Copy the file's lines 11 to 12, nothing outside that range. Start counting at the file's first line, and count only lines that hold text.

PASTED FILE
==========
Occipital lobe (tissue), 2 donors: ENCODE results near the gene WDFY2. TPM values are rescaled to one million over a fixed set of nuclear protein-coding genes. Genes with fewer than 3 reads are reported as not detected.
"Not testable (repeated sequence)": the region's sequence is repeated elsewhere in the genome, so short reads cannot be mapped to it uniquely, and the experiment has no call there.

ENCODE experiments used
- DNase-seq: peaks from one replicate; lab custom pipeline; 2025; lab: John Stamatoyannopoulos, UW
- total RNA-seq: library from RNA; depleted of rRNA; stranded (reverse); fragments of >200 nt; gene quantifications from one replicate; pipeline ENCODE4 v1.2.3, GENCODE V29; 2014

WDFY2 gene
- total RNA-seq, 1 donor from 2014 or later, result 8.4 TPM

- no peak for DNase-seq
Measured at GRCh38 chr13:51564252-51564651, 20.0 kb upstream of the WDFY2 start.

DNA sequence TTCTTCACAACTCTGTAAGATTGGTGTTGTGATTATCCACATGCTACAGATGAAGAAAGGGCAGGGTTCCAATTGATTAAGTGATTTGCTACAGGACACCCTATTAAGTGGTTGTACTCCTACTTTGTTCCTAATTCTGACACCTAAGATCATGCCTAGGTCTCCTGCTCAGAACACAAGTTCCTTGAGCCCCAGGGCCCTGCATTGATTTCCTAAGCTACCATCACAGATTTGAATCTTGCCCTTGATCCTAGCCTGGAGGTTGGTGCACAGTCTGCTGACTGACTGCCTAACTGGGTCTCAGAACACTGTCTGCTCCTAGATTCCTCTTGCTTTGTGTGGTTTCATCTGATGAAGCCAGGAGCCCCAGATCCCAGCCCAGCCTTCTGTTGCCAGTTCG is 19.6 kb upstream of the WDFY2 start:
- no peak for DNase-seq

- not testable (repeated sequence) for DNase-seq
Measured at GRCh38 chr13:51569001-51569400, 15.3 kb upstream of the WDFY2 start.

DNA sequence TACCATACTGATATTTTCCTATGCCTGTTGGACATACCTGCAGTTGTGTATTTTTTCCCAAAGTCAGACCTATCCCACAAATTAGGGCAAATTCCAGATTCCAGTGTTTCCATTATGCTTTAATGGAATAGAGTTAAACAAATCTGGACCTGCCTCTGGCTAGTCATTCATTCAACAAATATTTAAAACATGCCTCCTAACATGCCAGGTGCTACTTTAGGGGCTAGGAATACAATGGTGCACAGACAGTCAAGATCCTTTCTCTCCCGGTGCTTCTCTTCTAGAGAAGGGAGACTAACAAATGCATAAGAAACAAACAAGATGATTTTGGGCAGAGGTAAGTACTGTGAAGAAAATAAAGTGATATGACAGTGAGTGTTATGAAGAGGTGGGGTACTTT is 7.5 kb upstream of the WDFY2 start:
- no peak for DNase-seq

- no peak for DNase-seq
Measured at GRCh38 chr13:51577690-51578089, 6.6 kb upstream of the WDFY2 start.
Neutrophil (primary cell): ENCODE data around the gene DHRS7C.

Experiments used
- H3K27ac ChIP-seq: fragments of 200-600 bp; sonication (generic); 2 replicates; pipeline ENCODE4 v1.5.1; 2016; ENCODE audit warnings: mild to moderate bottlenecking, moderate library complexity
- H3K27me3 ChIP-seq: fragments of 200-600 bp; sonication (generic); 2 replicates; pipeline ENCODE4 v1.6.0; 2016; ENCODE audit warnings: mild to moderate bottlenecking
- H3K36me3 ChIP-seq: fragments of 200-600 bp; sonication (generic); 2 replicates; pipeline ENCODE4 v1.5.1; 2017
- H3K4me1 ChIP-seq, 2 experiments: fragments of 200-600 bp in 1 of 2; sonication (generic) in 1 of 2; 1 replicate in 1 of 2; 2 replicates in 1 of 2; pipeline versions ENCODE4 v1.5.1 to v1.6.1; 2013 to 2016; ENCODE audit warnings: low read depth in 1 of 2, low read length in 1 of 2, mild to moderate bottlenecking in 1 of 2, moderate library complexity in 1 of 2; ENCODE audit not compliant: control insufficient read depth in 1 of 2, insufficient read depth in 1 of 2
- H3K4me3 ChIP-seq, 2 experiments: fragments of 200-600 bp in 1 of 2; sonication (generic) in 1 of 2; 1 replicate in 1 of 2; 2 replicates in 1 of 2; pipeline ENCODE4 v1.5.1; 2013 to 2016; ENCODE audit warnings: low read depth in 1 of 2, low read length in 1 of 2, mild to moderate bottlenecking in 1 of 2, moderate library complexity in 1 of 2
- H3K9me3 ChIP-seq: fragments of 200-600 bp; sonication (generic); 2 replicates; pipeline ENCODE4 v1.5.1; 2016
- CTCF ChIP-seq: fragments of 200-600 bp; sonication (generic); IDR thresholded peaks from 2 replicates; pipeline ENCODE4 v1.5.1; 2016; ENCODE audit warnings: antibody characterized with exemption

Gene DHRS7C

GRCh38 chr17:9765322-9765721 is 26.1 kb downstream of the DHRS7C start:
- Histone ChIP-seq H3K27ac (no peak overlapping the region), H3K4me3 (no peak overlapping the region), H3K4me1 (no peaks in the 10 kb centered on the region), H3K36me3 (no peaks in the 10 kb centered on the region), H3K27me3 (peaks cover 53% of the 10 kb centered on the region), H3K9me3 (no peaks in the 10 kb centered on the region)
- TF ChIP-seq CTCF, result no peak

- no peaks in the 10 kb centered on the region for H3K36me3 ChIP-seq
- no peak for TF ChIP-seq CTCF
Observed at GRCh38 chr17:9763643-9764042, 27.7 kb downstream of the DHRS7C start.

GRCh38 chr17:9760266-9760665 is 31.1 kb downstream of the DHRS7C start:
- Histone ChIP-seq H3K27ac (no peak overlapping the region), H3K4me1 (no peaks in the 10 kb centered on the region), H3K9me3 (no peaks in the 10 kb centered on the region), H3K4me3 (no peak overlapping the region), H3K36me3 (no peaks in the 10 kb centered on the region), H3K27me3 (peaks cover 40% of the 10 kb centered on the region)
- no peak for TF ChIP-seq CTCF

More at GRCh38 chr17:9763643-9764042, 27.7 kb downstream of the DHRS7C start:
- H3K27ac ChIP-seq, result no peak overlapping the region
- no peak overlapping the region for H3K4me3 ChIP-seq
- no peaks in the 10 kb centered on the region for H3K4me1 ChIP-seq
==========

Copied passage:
- no peak for DNase-seq

- not testable (repeated sequence) for DNase-seq